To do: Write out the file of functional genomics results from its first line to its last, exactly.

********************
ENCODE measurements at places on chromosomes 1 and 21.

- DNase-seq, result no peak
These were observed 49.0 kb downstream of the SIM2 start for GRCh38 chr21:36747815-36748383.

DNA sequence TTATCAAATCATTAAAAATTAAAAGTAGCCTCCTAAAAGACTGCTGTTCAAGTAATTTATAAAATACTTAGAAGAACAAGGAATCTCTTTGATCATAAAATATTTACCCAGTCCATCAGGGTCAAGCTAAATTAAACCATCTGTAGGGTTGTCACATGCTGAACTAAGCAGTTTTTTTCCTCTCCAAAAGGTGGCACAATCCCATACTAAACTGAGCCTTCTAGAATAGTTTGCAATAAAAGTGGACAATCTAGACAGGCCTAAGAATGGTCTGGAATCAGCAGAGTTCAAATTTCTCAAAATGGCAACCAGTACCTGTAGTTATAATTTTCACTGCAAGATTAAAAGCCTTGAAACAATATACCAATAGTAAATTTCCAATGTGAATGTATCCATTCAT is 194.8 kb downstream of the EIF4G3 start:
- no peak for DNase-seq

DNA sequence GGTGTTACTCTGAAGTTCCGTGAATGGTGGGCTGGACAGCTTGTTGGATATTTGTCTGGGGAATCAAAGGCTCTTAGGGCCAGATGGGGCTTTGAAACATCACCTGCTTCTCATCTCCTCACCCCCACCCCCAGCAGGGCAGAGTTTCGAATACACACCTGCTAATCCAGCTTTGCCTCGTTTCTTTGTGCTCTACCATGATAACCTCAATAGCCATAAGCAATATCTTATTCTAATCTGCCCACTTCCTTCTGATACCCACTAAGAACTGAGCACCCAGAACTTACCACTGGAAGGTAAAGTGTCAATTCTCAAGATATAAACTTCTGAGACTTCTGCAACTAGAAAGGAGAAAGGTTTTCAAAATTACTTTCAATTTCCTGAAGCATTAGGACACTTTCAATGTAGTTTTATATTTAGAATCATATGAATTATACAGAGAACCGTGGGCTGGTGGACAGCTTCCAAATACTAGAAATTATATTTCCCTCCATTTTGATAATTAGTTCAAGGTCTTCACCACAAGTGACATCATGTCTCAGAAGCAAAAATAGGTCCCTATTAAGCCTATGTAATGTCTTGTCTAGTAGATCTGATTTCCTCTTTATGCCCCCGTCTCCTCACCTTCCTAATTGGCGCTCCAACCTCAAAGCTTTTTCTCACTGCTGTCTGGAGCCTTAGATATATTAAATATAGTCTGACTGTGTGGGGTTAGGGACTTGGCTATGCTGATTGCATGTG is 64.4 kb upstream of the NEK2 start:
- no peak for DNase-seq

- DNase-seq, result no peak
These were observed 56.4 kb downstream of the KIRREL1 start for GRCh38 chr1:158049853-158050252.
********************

ENCODE measurements at places on chromosomes 1 and 21.

- DNase-seq, result no peak
These were observed 49.0 kb downstream of the SIM2 start for GRCh38 chr21:36747815-36748383.

DNA sequence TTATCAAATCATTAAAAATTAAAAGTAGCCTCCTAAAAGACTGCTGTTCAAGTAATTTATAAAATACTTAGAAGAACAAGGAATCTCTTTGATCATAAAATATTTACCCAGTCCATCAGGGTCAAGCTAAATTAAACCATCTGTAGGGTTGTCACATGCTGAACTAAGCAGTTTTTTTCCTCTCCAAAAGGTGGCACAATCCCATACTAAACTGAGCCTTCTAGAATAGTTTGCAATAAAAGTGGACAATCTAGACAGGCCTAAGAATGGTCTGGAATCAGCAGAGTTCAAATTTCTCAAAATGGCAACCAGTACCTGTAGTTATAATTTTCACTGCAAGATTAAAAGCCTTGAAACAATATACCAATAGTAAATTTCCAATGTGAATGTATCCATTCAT is 194.8 kb downstream of the EIF4G3 start:
- no peak for DNase-seq

DNA sequence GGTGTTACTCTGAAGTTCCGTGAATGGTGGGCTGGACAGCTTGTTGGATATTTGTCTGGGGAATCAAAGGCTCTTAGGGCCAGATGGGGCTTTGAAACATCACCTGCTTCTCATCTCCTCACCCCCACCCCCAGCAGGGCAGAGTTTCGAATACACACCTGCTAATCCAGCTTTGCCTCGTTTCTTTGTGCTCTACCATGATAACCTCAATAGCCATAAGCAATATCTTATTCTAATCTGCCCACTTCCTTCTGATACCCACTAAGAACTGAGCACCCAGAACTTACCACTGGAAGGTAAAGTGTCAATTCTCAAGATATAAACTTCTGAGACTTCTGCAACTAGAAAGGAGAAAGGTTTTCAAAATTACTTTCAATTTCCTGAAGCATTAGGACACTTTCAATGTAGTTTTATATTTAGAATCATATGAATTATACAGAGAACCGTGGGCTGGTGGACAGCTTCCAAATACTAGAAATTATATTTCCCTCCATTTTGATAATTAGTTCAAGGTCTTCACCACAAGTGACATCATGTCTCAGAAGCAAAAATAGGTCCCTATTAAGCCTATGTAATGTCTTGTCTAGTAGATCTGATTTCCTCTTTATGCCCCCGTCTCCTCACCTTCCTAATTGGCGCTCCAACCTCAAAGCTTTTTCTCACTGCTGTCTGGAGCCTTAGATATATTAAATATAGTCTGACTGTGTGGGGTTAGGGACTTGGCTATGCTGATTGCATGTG is 64.4 kb upstream of the NEK2 start:
- no peak for DNase-seq

- DNase-seq, result no peak
These were observed 56.4 kb downstream of the KIRREL1 start for GRCh38 chr1:158049853-158050252.